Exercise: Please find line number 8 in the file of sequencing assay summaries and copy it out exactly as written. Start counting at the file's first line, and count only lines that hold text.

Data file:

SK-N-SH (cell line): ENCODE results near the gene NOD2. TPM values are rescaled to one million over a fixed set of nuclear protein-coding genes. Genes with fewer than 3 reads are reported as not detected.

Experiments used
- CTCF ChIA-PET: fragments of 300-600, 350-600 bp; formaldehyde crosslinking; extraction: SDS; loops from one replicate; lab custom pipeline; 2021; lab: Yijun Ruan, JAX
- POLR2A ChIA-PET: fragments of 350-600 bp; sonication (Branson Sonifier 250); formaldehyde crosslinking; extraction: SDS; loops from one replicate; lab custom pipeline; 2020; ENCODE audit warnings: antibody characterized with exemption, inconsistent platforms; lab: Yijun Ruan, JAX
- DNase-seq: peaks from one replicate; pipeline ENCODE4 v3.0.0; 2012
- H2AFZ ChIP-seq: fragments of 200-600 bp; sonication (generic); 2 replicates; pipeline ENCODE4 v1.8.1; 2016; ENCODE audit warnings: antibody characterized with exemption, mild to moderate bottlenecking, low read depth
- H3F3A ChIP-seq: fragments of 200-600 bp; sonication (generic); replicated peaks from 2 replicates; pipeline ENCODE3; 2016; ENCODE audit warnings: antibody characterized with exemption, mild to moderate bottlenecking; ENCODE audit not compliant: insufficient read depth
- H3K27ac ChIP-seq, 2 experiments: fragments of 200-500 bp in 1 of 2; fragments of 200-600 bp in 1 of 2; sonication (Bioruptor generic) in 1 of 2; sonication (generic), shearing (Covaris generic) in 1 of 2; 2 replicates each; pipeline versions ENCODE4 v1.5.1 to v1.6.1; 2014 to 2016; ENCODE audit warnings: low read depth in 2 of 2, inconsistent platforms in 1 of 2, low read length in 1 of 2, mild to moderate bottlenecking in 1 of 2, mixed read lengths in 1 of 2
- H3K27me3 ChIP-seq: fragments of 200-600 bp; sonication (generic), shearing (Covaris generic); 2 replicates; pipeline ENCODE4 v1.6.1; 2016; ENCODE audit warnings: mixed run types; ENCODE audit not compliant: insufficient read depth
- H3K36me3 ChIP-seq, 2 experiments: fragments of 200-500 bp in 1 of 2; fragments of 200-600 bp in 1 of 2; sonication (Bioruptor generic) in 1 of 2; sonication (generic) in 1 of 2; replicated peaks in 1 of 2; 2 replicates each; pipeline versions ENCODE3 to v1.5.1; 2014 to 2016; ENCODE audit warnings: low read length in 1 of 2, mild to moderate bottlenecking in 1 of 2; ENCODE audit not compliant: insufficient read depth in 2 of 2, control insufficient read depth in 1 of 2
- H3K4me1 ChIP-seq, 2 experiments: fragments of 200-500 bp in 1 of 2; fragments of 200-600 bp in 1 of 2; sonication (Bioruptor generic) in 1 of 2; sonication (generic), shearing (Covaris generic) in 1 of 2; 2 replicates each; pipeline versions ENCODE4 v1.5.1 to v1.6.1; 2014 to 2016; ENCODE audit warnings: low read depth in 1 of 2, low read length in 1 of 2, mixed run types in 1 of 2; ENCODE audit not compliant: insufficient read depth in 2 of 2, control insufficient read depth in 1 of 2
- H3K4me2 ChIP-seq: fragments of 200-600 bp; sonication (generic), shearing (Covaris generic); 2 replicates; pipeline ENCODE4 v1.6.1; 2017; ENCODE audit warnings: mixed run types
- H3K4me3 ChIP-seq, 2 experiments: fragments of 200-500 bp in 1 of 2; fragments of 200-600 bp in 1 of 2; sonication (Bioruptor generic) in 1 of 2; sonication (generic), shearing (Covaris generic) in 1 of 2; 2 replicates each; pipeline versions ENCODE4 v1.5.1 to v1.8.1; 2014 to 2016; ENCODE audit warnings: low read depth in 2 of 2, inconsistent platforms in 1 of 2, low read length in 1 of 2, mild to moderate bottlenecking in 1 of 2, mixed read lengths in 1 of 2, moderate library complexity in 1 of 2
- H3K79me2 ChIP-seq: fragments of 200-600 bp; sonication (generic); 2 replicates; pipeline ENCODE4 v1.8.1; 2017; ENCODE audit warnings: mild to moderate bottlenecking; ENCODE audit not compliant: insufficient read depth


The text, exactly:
- H3K27ac ChIP-seq, 2 experiments: fragments of 200-500 bp in 1 of 2; fragments of 200-600 bp in 1 of 2; sonication (Bioruptor generic) in 1 of 2; sonication (generic), shearing (Covaris generic) in 1 of 2; 2 replicates each; pipeline versions ENCODE4 v1.5.1 to v1.6.1; 2014 to 2016; ENCODE audit warnings: low read depth in 2 of 2, inconsistent platforms in 1 of 2, low read length in 1 of 2, mild to moderate bottlenecking in 1 of 2, mixed read lengths in 1 of 2